“Let her go!” I shrieked, attempting to leap forward. I doubled over in pain as the guards holding me struck me in the gut. Tears of anguish brimmed at my eyes. “I…won’t serve anyone!” I spat on the ground, screaming. “Safad isn’t a god! He’s nothing!”
The guards holding me suddenly let go, taken aback. Silence rang forth from the crowd and rapidly descended upon the entire square.
Mujadin looked at me, speechless.
“Safad isn’t holy! He’s a man who pisses and shits like everyone else. His laws are hogwash. You kill for nothing! You are nothing! You’re a liar, scum, a deceiver. All your life fighting for some sick charlatan!” I yelled, feeling blood rush to my face, popping out the veins on my throat and forehead.
I didn’t truly know if I believed what I was saying, but Kafed had echoed my own thoughts on the subject countless times; he believed that Safad wasn’t divine—that he’d tricked others with his ‘miracles’ to gain power and keep it. Everything that was happening was because of that narcissistic, deceiving man-god my father worshipped.
No one in the crowd moved or spoke. The soldiers around me leveled their weapons at my head. The penalty for denying Safad’s divinity was death. I tightened my fists. If this was to end in a hail of bullets, at least I’d diverted attention from those about to be executed, my sister, and Kafed.
Mujadin put up a trembling hand, ordering the men to hold their fire. A deadly whisper. “No. No. He will suffer.”
A short, quiet pause rang forth, then suddenly, I lost control of my body and fell to the concrete ground, pain exploding from every nerve. I’d been struck by stun weapons.
My vision blurred, light entering my pupils in bursts. For one second I saw my father’s stony face, the next the feet of guards, the crowd staring at me, the sea-green sky, my sister weeping on the ground, Kafed flanked by guards.
Soldiers grabbed each of my arms and hoisted me to my knees. Time seemed to slow as I got my bearings, blinking at the crowd, then the air was sliced in two, the sound of a whip whistling before it hit its mark.
Tongues of fire lit up my back, pulling a heinous scream from my throat. My muscles tightened like knots, fresh air eating away at my raw flesh. Red engulfed my vision, and the air thundered and rippled. Wapash! My forearms tensed, and I cried out, trembling. The flames returned, again and again, one lash after the other, ceaseless. The sky darkened, and the blistering heat disappeared. My flesh shredded apart in lines pulled off my muscles in crisscrossing patterns, my blood flowing out, dripping onto the stone. The leather gouged deep into me with each lick. I could hardly breathe.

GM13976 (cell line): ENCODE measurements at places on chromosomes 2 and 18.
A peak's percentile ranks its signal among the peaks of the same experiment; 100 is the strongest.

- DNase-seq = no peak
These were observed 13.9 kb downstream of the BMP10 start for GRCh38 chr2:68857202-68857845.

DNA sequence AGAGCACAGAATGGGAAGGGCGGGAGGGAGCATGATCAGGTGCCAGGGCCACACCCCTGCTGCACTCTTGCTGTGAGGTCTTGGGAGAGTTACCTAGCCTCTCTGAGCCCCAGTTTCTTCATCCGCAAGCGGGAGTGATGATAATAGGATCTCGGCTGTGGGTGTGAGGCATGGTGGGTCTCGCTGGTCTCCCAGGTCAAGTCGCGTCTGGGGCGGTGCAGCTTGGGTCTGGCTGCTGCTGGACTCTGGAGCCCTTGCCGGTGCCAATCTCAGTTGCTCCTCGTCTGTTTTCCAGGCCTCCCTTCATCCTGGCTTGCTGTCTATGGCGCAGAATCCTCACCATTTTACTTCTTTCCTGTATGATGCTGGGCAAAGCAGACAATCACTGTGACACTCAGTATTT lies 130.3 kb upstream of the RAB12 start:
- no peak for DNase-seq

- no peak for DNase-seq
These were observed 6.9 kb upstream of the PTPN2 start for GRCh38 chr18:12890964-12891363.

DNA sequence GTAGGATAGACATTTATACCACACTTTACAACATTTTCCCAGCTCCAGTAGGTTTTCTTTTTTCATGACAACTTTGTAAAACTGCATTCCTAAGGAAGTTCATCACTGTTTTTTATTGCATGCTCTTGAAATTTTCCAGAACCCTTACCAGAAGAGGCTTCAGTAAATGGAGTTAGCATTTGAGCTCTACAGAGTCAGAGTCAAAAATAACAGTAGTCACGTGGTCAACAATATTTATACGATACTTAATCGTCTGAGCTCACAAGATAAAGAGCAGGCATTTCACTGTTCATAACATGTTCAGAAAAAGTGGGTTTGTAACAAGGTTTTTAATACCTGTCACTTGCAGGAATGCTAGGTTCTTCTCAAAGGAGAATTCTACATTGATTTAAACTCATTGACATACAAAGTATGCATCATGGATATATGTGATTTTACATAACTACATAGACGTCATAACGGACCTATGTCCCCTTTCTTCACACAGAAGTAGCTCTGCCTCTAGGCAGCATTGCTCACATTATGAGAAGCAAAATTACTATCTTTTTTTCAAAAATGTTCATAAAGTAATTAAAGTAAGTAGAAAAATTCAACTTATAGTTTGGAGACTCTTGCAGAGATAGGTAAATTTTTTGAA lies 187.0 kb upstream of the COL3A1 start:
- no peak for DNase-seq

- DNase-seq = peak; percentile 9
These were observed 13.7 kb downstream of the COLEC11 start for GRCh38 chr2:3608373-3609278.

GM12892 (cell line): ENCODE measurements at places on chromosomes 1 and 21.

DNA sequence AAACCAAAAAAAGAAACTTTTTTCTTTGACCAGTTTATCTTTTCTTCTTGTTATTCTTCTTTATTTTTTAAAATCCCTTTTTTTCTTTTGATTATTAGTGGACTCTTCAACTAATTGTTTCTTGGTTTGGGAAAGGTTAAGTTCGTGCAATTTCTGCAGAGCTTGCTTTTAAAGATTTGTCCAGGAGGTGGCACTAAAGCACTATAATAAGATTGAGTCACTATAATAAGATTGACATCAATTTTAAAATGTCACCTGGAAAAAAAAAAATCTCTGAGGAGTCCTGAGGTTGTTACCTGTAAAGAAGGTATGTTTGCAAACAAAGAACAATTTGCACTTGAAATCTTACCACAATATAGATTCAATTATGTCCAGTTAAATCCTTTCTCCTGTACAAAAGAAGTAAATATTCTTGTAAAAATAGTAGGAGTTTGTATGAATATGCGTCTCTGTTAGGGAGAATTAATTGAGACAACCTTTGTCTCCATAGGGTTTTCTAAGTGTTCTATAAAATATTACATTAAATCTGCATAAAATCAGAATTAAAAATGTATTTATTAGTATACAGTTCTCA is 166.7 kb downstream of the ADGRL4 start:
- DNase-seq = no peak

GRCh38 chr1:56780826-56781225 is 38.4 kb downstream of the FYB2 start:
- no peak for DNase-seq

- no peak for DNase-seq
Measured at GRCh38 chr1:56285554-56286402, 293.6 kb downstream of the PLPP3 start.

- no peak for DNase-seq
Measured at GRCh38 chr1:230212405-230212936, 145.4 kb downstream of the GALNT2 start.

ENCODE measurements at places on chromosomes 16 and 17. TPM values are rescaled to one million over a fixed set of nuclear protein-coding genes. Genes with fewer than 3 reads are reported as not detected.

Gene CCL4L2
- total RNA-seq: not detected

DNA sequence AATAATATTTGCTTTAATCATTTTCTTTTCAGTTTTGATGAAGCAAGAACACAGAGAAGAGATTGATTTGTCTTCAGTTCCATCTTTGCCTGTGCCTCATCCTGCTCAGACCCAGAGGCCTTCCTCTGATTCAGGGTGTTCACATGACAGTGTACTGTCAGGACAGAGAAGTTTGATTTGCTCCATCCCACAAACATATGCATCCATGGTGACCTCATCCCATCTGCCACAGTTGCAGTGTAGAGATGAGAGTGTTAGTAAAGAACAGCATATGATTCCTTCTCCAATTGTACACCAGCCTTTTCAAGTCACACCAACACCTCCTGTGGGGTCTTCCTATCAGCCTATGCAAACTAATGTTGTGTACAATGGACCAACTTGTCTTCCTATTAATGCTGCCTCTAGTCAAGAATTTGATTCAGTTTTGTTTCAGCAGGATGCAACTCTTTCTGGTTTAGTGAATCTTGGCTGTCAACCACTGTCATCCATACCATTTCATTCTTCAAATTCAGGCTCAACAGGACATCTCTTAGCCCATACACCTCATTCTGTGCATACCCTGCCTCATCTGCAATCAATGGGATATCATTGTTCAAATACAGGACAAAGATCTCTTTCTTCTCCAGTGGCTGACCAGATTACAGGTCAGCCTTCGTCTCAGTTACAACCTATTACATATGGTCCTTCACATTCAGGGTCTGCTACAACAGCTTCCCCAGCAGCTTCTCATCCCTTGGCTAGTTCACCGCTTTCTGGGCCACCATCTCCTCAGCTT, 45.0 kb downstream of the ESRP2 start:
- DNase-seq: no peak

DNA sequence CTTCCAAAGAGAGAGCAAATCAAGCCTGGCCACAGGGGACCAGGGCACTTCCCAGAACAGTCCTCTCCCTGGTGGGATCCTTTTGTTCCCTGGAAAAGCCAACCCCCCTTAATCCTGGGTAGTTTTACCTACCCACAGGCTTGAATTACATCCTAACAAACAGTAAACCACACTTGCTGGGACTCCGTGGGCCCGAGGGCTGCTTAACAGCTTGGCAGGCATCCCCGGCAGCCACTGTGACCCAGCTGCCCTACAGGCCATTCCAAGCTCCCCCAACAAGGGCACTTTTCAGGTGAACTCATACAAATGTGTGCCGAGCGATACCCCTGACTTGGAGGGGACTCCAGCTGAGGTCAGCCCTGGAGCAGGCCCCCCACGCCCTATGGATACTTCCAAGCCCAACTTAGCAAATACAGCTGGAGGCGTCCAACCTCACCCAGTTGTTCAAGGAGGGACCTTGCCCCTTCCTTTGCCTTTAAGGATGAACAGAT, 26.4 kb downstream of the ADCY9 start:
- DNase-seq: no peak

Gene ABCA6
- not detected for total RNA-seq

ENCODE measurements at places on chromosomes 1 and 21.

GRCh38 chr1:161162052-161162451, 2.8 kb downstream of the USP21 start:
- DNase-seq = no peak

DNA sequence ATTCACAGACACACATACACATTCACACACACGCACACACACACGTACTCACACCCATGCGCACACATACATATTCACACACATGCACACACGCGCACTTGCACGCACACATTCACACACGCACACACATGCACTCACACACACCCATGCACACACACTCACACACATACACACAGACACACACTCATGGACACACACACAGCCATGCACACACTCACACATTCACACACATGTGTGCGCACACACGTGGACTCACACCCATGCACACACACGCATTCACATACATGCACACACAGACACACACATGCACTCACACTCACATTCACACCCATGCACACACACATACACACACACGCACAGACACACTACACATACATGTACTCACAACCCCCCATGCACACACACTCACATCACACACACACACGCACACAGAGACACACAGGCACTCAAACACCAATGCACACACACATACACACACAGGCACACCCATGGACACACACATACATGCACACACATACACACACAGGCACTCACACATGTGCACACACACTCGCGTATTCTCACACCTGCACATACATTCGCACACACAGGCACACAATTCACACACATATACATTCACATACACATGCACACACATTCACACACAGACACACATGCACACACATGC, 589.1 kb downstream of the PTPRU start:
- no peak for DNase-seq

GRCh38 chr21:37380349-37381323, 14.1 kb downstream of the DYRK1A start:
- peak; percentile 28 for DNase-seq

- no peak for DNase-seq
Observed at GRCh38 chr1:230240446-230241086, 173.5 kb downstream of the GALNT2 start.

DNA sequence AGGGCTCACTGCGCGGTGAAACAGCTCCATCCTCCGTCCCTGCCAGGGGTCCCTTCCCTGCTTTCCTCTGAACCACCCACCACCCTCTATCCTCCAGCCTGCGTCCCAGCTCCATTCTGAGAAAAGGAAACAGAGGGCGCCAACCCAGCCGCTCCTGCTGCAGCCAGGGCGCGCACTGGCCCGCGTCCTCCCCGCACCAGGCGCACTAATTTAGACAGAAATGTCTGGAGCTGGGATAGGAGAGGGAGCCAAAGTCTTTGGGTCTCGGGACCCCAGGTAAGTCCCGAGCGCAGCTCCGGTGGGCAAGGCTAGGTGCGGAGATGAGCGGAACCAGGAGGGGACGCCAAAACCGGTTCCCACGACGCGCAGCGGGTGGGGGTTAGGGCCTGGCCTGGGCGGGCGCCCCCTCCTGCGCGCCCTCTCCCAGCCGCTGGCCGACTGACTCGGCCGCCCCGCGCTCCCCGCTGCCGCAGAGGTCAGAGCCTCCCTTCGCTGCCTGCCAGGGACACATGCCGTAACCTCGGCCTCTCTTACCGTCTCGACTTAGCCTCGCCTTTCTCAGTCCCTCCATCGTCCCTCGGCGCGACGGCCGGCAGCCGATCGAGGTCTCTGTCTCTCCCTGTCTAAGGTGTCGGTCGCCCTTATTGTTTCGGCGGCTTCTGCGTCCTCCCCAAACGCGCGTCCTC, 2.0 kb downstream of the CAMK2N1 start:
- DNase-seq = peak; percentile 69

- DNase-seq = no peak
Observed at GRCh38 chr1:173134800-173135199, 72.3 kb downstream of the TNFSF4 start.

My tear-filled eyes stared blankly to those below the platform and rested upon a man below me, just one of the many among thousands. White skin. Blond hair. A Northeasterner? My eyes widened at the woman beside him—fiery red locks flared out behind a scarlet mask. Piercing blue eyes drank me in. I expected hostility from them but found shock instead. Sympathy. Conflict within these foreigners. And then they were gone, replaced by black. A last shuddering breath, another crack, and darkness took me.
As a boy, Malik watched an army of religious zealots swarm his hometown, slaughtering his people and running his beloved grandfather through with a black sword. Nine years later, Malik still believes there’s peace…somewhere. At least that’s what he tells himself as his body is ripped apart by whips at a conversion camp. That’s what his best friend whispers as he frantically creates new force technology and jetpacks to rescue Malik. Yet when war bursts through the skies and the sky troopers, assassins, and heroes fall, when the world comes crashing down, Malik Zzoha stands amidst the sands to lead a band of friends and revolutionaries to face his tyrannical, zealot father, determined to free the people he loves.
Juan Zapata is a senior at Alabama A&M, expected to graduate December 2018. He majors in Criminal Justice and is a member of the AAMU Honors Program. Born in Mexico, Juan came to the United States at four years old. When he is not writing, Juan likes to play For Honor and pretend he’s a knight, laughing with happiness at his victories and nearly having aneurisms when defeated.